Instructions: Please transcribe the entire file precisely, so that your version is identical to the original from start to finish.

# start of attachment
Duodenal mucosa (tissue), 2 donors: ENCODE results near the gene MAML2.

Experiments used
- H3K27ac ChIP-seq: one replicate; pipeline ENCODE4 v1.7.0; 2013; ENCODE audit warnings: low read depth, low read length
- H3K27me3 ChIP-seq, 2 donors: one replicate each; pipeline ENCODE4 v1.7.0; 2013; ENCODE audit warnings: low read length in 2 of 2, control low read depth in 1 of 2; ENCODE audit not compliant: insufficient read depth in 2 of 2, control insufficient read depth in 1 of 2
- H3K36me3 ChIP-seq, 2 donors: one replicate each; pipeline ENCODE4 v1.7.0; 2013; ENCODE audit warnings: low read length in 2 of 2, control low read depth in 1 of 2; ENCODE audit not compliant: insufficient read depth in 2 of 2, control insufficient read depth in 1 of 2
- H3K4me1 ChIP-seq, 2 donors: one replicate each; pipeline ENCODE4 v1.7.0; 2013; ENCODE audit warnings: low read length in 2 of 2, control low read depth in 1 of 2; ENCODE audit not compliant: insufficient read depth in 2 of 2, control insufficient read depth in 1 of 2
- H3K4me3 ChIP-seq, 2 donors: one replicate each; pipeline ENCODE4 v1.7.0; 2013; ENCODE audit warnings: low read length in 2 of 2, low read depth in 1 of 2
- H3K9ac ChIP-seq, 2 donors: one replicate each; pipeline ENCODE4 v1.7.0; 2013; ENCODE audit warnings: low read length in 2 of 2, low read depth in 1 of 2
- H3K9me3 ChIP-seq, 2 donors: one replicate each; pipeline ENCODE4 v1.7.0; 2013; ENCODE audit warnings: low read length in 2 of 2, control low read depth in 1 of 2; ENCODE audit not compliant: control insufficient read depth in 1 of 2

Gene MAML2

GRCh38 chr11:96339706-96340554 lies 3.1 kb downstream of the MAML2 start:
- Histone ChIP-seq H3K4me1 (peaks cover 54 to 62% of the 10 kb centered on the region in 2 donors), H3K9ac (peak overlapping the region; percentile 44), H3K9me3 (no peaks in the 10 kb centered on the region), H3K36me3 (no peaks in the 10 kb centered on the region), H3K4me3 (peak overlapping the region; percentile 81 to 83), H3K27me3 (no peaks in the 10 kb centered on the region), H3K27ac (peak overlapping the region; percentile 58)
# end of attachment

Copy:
Duodenal mucosa (tissue), 2 donors: ENCODE results near the gene MAML2.

Experiments used
- H3K27ac ChIP-seq: one replicate; pipeline ENCODE4 v1.7.0; 2013; ENCODE audit warnings: low read depth, low read length
- H3K27me3 ChIP-seq, 2 donors: one replicate each; pipeline ENCODE4 v1.7.0; 2013; ENCODE audit warnings: low read length in 2 of 2, control low read depth in 1 of 2; ENCODE audit not compliant: insufficient read depth in 2 of 2, control insufficient read depth in 1 of 2
- H3K36me3 ChIP-seq, 2 donors: one replicate each; pipeline ENCODE4 v1.7.0; 2013; ENCODE audit warnings: low read length in 2 of 2, control low read depth in 1 of 2; ENCODE audit not compliant: insufficient read depth in 2 of 2, control insufficient read depth in 1 of 2
- H3K4me1 ChIP-seq, 2 donors: one replicate each; pipeline ENCODE4 v1.7.0; 2013; ENCODE audit warnings: low read length in 2 of 2, control low read depth in 1 of 2; ENCODE audit not compliant: insufficient read depth in 2 of 2, control insufficient read depth in 1 of 2
- H3K4me3 ChIP-seq, 2 donors: one replicate each; pipeline ENCODE4 v1.7.0; 2013; ENCODE audit warnings: low read length in 2 of 2, low read depth in 1 of 2
- H3K9ac ChIP-seq, 2 donors: one replicate each; pipeline ENCODE4 v1.7.0; 2013; ENCODE audit warnings: low read length in 2 of 2, low read depth in 1 of 2
- H3K9me3 ChIP-seq, 2 donors: one replicate each; pipeline ENCODE4 v1.7.0; 2013; ENCODE audit warnings: low read length in 2 of 2, control low read depth in 1 of 2; ENCODE audit not compliant: control insufficient read depth in 1 of 2

Gene MAML2

GRCh38 chr11:96339706-96340554 lies 3.1 kb downstream of the MAML2 start:
- Histone ChIP-seq H3K4me1 (peaks cover 54 to 62% of the 10 kb centered on the region in 2 donors), H3K9ac (peak overlapping the region; percentile 44), H3K9me3 (no peaks in the 10 kb centered on the region), H3K36me3 (no peaks in the 10 kb centered on the region), H3K4me3 (peak overlapping the region; percentile 81 to 83), H3K27me3 (no peaks in the 10 kb centered on the region), H3K27ac (peak overlapping the region; percentile 58)